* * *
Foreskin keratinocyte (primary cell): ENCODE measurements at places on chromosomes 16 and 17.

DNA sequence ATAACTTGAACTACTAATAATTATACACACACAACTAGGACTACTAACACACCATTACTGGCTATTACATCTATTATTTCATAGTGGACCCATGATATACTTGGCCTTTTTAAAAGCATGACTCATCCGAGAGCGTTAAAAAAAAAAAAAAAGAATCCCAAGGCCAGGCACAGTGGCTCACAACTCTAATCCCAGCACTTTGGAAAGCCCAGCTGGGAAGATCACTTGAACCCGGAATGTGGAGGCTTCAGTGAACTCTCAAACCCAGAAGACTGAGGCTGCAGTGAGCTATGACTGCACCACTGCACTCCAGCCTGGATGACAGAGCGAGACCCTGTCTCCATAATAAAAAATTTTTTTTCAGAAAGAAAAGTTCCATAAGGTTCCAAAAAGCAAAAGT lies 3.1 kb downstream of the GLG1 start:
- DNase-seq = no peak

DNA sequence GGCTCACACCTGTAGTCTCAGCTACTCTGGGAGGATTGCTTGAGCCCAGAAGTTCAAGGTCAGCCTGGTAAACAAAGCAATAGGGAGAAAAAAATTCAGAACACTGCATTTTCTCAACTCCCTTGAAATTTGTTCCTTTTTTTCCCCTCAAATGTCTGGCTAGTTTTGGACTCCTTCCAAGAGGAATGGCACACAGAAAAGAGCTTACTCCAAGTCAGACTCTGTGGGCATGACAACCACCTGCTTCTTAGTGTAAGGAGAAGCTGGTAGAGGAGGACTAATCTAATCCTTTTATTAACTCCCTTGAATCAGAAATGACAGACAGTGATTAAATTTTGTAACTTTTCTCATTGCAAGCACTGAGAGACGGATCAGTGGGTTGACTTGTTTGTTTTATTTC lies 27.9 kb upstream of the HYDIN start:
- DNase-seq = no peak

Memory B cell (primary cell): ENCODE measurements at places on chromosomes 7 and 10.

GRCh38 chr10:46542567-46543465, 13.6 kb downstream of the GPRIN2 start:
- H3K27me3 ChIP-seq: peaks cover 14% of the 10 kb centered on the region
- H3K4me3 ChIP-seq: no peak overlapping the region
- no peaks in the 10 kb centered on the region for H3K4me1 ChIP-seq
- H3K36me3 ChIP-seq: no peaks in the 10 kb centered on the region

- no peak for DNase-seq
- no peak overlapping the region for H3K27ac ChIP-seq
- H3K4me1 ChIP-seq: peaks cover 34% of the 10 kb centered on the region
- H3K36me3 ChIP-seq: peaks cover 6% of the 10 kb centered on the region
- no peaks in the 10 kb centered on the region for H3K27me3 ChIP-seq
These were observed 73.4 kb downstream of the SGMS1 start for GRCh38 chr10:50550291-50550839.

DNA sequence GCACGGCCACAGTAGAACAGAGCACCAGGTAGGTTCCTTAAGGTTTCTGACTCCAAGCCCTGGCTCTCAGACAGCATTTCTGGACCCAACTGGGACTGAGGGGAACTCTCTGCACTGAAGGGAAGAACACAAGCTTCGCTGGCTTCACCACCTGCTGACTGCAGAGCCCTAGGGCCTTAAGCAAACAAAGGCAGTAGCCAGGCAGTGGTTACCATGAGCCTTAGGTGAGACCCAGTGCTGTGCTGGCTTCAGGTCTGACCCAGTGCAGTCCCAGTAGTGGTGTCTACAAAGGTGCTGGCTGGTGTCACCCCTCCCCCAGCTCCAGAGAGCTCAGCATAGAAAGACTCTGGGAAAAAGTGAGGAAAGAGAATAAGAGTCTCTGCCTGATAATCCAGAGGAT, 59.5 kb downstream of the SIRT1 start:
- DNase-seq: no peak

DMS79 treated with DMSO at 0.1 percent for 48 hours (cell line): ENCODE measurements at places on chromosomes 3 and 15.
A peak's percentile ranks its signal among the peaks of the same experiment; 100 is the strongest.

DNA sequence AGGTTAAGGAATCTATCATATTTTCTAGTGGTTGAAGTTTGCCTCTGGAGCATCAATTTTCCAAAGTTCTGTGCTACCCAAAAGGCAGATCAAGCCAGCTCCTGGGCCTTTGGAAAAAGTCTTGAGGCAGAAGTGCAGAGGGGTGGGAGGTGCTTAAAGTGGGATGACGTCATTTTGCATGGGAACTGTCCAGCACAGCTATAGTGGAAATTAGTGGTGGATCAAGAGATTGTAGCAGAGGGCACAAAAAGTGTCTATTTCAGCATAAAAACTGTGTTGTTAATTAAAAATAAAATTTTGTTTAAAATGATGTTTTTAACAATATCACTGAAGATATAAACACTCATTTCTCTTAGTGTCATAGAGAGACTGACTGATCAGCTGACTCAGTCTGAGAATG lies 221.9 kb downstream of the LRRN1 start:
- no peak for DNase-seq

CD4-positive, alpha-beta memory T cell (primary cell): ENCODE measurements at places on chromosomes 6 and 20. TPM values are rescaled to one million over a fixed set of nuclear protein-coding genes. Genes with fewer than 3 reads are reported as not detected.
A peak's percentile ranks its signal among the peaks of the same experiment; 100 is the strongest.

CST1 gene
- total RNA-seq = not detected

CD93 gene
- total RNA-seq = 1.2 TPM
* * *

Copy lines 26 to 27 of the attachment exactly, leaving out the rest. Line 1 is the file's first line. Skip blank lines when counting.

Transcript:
CST1 gene
- total RNA-seq = not detected